During an OpenStack CI meeting in May 2012, one of the CI team members, James Blair, announced that he’d “been working on speculative execution of Jenkins jobs.” Speculative execution is an optimization most commonly found in the pipelines of modern microprocessors. Much like the analogy with processor hardware, the theory was that by optimistically predicting positive gating results for changes recently approved but that had not yet completed their tests, subsequently approved changes could be tested concurrently and then conditionally merged as long as their predecessors also passed tests and merged. James said he had a name for this intelligent scheduler: Zuul.
Within this time frame, challenges from trying to perform better revision control for Jenkins’ XML job configuration led to the creation of the human-readable YAML-based Jenkins Job Builder templating engine. Limited success with the JClouds plugin for Jenkins and cumbersome attempts to use jobs for refreshing cloud images of single-use Jenkins slaves ended with the creation of the Nodepool service. Limited log-storage capabilities resulted in the team adding separate external solutions for organizing, serving, and indexing job logs and assuming maintainership of an abandoned secure copy protocol (SCP) plugin replacing the less-secure FTP option that Jenkins provided out of the box. The OpenStack infrastructure team was slowly building a fleet of services and utilities around Jenkins but began to bump up against a performance limitation.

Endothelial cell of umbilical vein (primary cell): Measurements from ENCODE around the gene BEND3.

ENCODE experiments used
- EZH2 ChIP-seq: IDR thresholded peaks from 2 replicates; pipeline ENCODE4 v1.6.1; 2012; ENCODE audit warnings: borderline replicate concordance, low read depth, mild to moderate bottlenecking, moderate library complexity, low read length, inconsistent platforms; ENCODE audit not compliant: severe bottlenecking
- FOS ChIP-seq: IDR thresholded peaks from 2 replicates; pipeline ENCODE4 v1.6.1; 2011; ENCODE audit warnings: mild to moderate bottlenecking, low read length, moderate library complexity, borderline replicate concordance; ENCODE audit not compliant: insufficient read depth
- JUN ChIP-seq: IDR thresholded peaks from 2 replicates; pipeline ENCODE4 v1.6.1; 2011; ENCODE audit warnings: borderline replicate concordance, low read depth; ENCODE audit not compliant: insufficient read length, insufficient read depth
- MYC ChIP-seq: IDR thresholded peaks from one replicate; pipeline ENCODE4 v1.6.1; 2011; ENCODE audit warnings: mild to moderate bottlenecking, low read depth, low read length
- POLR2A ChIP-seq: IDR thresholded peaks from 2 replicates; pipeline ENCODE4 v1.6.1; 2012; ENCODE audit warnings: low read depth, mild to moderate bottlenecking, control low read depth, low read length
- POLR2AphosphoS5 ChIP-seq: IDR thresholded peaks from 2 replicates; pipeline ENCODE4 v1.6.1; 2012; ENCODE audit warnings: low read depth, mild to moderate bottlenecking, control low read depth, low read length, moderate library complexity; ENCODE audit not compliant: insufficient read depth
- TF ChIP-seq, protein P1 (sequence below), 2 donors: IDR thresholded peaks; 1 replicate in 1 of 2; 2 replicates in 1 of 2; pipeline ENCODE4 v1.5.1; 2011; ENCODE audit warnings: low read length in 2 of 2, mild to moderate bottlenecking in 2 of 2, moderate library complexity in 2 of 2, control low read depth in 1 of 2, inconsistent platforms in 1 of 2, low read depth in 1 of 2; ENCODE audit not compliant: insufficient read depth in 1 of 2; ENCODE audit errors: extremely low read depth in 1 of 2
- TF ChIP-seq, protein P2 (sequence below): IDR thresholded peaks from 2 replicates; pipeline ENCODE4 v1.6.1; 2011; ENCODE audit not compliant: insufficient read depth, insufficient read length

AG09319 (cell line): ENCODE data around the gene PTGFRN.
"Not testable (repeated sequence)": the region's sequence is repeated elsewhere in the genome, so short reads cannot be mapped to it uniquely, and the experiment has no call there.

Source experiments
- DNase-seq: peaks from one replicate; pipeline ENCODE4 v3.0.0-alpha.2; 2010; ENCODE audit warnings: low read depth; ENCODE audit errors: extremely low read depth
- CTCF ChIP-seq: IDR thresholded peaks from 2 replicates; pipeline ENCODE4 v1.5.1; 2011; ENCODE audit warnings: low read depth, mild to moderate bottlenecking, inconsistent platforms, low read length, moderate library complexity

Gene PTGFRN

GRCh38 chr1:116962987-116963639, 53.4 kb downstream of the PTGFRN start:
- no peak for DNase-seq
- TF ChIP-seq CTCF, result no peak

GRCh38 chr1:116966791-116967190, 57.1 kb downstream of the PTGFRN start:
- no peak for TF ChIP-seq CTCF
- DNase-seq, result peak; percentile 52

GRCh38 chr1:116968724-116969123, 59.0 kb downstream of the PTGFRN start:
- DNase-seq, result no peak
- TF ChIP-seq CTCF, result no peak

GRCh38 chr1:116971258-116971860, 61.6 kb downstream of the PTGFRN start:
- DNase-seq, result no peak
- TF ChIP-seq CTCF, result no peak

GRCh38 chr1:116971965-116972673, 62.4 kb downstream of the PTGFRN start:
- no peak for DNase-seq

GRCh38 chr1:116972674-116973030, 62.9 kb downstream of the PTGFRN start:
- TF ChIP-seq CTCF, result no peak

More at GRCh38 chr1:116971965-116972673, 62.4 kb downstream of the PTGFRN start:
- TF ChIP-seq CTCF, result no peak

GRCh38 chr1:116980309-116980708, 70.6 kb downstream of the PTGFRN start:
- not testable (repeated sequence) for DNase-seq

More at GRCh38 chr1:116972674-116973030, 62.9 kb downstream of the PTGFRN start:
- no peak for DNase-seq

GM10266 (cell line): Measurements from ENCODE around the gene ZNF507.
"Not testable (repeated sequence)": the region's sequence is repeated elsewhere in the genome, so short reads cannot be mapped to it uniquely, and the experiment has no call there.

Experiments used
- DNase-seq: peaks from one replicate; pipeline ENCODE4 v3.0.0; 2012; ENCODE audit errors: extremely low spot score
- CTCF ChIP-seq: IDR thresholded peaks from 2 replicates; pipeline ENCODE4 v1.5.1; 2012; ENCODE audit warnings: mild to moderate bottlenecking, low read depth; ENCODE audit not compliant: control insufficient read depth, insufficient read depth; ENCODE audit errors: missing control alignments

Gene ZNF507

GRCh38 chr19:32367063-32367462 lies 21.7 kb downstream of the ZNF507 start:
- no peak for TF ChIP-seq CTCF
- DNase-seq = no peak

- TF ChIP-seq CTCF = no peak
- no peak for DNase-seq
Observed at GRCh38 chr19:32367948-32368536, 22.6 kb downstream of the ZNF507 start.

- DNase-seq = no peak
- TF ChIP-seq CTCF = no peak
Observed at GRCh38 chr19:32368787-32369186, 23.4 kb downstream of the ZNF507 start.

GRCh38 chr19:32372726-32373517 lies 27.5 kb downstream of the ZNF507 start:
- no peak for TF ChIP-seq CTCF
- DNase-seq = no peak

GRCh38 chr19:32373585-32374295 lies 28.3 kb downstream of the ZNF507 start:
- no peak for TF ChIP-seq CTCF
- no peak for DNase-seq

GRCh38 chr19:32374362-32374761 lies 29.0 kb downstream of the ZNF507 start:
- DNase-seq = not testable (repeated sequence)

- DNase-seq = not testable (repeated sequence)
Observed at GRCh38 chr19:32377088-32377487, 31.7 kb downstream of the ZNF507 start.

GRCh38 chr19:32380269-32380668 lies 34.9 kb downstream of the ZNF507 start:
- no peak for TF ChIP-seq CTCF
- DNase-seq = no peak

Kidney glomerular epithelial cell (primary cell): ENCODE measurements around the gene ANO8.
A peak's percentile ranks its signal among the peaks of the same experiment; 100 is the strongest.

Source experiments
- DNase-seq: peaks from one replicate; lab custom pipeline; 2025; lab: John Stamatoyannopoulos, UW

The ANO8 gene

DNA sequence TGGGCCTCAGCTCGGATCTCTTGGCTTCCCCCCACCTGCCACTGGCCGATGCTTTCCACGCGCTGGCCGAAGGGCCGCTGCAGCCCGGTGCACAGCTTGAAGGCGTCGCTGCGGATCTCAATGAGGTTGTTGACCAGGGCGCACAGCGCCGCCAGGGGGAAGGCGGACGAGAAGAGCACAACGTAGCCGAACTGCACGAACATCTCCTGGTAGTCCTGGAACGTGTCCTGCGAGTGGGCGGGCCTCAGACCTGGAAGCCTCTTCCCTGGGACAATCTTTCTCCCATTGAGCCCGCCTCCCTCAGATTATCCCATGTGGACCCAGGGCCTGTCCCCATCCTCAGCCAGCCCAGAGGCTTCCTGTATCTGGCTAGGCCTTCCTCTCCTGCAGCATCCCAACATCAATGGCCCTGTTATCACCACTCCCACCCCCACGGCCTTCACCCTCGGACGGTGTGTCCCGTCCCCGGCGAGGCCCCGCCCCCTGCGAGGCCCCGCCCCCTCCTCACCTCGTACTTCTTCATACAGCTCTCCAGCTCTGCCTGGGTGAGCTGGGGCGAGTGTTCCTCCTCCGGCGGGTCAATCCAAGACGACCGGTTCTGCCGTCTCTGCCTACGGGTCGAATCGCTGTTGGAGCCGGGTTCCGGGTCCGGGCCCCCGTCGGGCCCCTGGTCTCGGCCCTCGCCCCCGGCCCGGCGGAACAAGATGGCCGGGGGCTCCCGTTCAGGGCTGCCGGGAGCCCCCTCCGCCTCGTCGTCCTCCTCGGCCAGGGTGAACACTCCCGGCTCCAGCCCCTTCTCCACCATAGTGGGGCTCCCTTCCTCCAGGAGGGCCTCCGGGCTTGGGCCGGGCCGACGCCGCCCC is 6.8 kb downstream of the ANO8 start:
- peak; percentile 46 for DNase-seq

By mid-2013, Nodepool was constantly recycling as many as 100 virtual machines registered with Jenkins as slaves, but this was no longer enough to keep up with the growing workload. Thread contention for global locks in Jenkins thwarted all attempts to push past this threshold, no matter how much processor power and memory was thrown at the master server. The project had offers to donate additional capacity for Jenkins slaves to help relieve the frequent job backlog, but this would require an additional Jenkins master. The efficient division of work between multiple masters needed a new channel of communication for dispatch and coordination of jobs. Zuul’s maintainers identified the Gearman job server protocol as an ideal fit, so they outfitted Zuul with a new geard service and extended Jenkins with a custom Gearman client plugin.
Now that jobs were spread across a growing assembly of Jenkins masters, there was no longer any single dashboard with a complete view of job activity and results. In order to facilitate this new multi-master world, Zuul grew its own status API and WebUI, as well as a feature to emit metrics through the StatsD protocol. Over the next few years, Zuul steadily subsumed more of the CI features its users relied on, while Jenkins’ place in the system waned accordingly, and it was becoming a liability. OpenStack made an early choice to standardize on the Python programming language; this was reflected in Zuul’s development, yet Jenkins and its plugins were implemented in Java. Zuul’s configuration was maintained in the same YAML serialization format that OpenStack used to template its own Jenkins jobs, while Jenkins kept everything in baroque XML. These differences complicated ongoing maintenance and led to an unnecessarily steep learning curve for new administrators from related communities that had started trying to run Zuuls.